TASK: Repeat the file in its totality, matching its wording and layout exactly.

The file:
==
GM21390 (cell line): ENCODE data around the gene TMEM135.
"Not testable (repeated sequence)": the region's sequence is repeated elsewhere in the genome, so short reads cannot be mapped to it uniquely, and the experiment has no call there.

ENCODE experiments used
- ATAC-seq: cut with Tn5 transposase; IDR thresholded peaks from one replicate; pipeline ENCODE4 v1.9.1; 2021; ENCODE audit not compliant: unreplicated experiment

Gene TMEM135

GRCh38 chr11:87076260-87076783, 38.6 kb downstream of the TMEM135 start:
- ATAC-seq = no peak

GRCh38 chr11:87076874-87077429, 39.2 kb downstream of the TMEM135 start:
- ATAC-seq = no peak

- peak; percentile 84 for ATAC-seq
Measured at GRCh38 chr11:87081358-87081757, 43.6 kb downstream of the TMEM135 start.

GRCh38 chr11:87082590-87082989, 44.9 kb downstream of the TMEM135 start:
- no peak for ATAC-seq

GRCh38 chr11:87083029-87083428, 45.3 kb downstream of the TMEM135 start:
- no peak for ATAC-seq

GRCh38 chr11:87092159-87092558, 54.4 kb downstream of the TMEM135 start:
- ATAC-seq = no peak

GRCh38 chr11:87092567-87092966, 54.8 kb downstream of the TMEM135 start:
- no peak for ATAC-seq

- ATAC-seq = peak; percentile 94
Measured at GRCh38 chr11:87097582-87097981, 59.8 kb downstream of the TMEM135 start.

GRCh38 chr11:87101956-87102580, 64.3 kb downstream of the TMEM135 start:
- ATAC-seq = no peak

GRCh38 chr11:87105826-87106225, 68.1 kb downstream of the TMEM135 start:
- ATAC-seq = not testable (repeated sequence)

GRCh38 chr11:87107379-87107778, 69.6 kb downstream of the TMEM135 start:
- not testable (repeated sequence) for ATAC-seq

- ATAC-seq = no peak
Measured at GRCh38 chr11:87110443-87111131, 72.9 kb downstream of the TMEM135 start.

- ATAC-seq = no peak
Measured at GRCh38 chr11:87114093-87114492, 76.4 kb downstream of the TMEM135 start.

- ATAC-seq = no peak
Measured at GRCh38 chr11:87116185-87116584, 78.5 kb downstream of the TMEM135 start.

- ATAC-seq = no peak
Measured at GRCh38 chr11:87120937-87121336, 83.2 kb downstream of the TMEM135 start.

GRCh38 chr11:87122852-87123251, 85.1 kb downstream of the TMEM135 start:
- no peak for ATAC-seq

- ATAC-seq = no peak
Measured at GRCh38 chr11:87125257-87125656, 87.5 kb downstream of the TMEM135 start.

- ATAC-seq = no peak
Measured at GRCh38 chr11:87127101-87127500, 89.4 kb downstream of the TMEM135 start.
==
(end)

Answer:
GM21390 (cell line): ENCODE data around the gene TMEM135.
"Not testable (repeated sequence)": the region's sequence is repeated elsewhere in the genome, so short reads cannot be mapped to it uniquely, and the experiment has no call there.

ENCODE experiments used
- ATAC-seq: cut with Tn5 transposase; IDR thresholded peaks from one replicate; pipeline ENCODE4 v1.9.1; 2021; ENCODE audit not compliant: unreplicated experiment

Gene TMEM135

GRCh38 chr11:87076260-87076783, 38.6 kb downstream of the TMEM135 start:
- ATAC-seq = no peak

GRCh38 chr11:87076874-87077429, 39.2 kb downstream of the TMEM135 start:
- ATAC-seq = no peak

- peak; percentile 84 for ATAC-seq
Measured at GRCh38 chr11:87081358-87081757, 43.6 kb downstream of the TMEM135 start.

GRCh38 chr11:87082590-87082989, 44.9 kb downstream of the TMEM135 start:
- no peak for ATAC-seq

GRCh38 chr11:87083029-87083428, 45.3 kb downstream of the TMEM135 start:
- no peak for ATAC-seq

GRCh38 chr11:87092159-87092558, 54.4 kb downstream of the TMEM135 start:
- ATAC-seq = no peak

GRCh38 chr11:87092567-87092966, 54.8 kb downstream of the TMEM135 start:
- no peak for ATAC-seq

- ATAC-seq = peak; percentile 94
Measured at GRCh38 chr11:87097582-87097981, 59.8 kb downstream of the TMEM135 start.

GRCh38 chr11:87101956-87102580, 64.3 kb downstream of the TMEM135 start:
- ATAC-seq = no peak

GRCh38 chr11:87105826-87106225, 68.1 kb downstream of the TMEM135 start:
- ATAC-seq = not testable (repeated sequence)

GRCh38 chr11:87107379-87107778, 69.6 kb downstream of the TMEM135 start:
- not testable (repeated sequence) for ATAC-seq

- ATAC-seq = no peak
Measured at GRCh38 chr11:87110443-87111131, 72.9 kb downstream of the TMEM135 start.

- ATAC-seq = no peak
Measured at GRCh38 chr11:87114093-87114492, 76.4 kb downstream of the TMEM135 start.

- ATAC-seq = no peak
Measured at GRCh38 chr11:87116185-87116584, 78.5 kb downstream of the TMEM135 start.

- ATAC-seq = no peak
Measured at GRCh38 chr11:87120937-87121336, 83.2 kb downstream of the TMEM135 start.

GRCh38 chr11:87122852-87123251, 85.1 kb downstream of the TMEM135 start:
- no peak for ATAC-seq

- ATAC-seq = no peak
Measured at GRCh38 chr11:87125257-87125656, 87.5 kb downstream of the TMEM135 start.

- ATAC-seq = no peak
Measured at GRCh38 chr11:87127101-87127500, 89.4 kb downstream of the TMEM135 start.